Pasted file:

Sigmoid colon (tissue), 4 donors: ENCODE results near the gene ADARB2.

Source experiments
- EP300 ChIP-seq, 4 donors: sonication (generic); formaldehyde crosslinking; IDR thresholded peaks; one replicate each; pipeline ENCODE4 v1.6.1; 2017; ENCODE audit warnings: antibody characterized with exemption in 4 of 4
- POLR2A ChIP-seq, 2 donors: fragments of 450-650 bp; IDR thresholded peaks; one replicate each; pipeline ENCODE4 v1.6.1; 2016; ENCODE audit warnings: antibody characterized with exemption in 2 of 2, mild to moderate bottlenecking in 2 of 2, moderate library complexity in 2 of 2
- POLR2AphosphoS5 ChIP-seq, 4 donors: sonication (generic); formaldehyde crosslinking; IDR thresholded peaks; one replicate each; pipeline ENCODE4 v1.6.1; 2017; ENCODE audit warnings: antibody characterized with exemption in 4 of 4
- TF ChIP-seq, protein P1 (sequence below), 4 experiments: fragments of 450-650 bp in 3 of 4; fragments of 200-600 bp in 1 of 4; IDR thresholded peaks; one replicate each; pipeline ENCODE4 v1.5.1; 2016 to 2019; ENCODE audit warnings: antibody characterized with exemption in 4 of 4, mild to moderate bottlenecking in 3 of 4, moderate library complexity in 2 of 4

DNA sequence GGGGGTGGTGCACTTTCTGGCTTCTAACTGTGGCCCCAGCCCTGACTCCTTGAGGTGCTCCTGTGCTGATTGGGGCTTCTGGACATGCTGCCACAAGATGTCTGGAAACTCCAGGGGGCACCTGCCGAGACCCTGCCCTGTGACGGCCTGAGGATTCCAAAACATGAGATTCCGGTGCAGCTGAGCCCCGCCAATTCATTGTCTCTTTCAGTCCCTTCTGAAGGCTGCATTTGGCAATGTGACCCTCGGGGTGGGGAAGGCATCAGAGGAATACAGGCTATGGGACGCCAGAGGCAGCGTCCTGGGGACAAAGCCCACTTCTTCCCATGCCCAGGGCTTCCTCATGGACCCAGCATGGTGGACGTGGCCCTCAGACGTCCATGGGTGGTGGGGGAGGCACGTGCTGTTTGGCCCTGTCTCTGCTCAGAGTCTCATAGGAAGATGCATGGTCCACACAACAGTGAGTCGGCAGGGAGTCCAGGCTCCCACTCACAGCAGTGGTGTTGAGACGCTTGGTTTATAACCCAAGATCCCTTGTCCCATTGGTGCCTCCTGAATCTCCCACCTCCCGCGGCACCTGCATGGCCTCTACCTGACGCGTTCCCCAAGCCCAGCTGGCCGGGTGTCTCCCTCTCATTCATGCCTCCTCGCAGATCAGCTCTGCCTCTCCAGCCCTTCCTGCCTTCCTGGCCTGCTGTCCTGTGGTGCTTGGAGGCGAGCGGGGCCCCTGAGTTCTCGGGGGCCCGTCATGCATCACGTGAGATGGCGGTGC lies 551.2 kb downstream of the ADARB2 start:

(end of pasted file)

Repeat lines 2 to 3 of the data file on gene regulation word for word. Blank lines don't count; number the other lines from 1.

Source experiments
- EP300 ChIP-seq, 4 donors: sonication (generic); formaldehyde crosslinking; IDR thresholded peaks; one replicate each; pipeline ENCODE4 v1.6.1; 2017; ENCODE audit warnings: antibody characterized with exemption in 4 of 4